The get-args is just another internal function. I've been using '-' instead of '_' because, you know, it feels more modern. Note that the argument has no quotes. Being a lover of YAML, I avoid quotes when I can. In Bash, commands go through a process called Parameter Expansion, in which whitespace is King. I only use quotes when a string has variable interpolation and the variable in question might have whitespace that would mess up the expansion.

The fields=(…) is how you initialize an array. It's so elegant, and yet this elegance is a Bash rarity. Here's another sexy idiom:

fields+=(foo bar)   # push 2 elements onto an array variable

What if we wanted to print the contents of the array or its size?

echo $fields       # Nope. Only prints 'login'.
echo ${fields[@]} # Correct (and ugly)
echo ${#fields[@]} # Print the array size (so obvious, right?)

As you can see, the Ugly is never far away. What if we want to join the array into a string where the elements are separated by a :?

printf -v string "$(IFS=':'; eval echo "\"${fields[*]}\"")"
echo $string


Which Advent Calendar is this anyway?

You ♥ Perl5. Why is Ingy Bashing you? (tis the season to be Merry!!!)

As I swam through the enigmatic waters of Bash, it became very apparent to me, where Perl got its roots. There was a consistent string of Aha! moments, where I would see where Larry got his inspirations and then cranked them each up to 11.

A friend pointed out to me that he read somewhere, that Perl was originally an attempt to do Shell programming in a single process. This was after I noticed that the simple git hub user command spawned ~200 subprocesses! I guess subprocesses are cheaper now than in the 80s.

Which reminds me, I only realized yesterday that Bash 1.0 was released 2 years after Perl 1.0. Bash is the FSF's free offering of the Bourne shell (from which all the great Unix shells descended). It turns out that Bash got more ideas from Perl than the reverse. Perl 1.0 only had sh, csh and ksh to start from.

I have a book's worth of interesting Perl5↔Bash stuff to tell you. Maybe I should write one.

Bash Into the Future

Why is Bash of interest as a programming language? Well for one, it's fairly ubiquitous. This lets you write things that will cause the least pain for the most general audience. But the same can be said of Perl5. It seems to be installed by default as much as Bash.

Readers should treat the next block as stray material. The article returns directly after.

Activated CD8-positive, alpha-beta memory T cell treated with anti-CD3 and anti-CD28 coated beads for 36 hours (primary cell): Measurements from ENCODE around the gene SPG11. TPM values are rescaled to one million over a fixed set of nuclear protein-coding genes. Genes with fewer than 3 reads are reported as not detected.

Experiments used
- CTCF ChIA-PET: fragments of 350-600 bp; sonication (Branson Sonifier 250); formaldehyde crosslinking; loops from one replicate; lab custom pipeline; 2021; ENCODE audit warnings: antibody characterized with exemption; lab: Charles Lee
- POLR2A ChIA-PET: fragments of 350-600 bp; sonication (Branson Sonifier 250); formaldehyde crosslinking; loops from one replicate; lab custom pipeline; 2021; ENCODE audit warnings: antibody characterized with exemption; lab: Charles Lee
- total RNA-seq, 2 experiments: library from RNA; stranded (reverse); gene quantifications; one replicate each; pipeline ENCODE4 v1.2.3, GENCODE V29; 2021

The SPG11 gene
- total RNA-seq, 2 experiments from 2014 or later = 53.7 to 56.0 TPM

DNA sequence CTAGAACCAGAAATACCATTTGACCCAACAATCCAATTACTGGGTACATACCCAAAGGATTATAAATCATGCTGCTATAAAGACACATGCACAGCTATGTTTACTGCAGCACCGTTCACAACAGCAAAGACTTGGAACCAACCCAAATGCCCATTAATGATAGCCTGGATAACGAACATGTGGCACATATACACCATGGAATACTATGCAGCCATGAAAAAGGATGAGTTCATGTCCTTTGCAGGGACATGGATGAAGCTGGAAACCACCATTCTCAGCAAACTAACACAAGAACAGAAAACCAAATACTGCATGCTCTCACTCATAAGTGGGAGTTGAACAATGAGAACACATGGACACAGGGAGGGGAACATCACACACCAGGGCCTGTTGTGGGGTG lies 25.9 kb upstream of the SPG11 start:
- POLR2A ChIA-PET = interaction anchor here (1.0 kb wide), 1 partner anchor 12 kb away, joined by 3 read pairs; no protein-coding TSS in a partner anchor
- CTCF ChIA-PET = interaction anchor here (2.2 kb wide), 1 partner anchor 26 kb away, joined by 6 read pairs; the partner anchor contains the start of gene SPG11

Well, there's a couple things that Shell is way better at than Perl/Ruby/Python etc: IPC and system interaction. These things are so naturally ingrained into Shell, that they often go unnoticed, and they make Shell a much more natural language for writing more Shell commands, UNTIL… you need a module like, say JSON or YAML.

The real problem with programming in Bash is there's no CPAN. Fortunately that's a solvable problem! Just a simple matter of programming. I realized early into git-hub development that I needed a complete JSON parser. Not only that, Bash has no data structures to parse JSON into. I solved both problems by writing json-bash. I also needed to write tests. Check out test-more-bash. All these obscure idioms could be packaged into a nice DSL, to make Bash hacking more accessible. Introducing Bash+.

Hmm… This is turning into a nice little collection. Hmm… Where to host all these modules, and start the Bash revolution? I've owned the domain bpan.org for many years now. Hmm… stay tuned!!!

Wrapping it Up

The range of influence that Perl5 has had on modern computing is vast. Bash is a great language to simultaneously see Perl's roots and its contributions in one place. I encourage you to dive into other programming languages, and swim around. If you're like me, it will grow your love for Perl. You'll have parts of Perl culture to grace on other communities, and you'll find things to bring back home. Because if you are really like me, you call Perl your family.

Merry Christmas :-♥

Gravatar Image This article contributed by: Ingy Döt Net <ingy@ingy.net>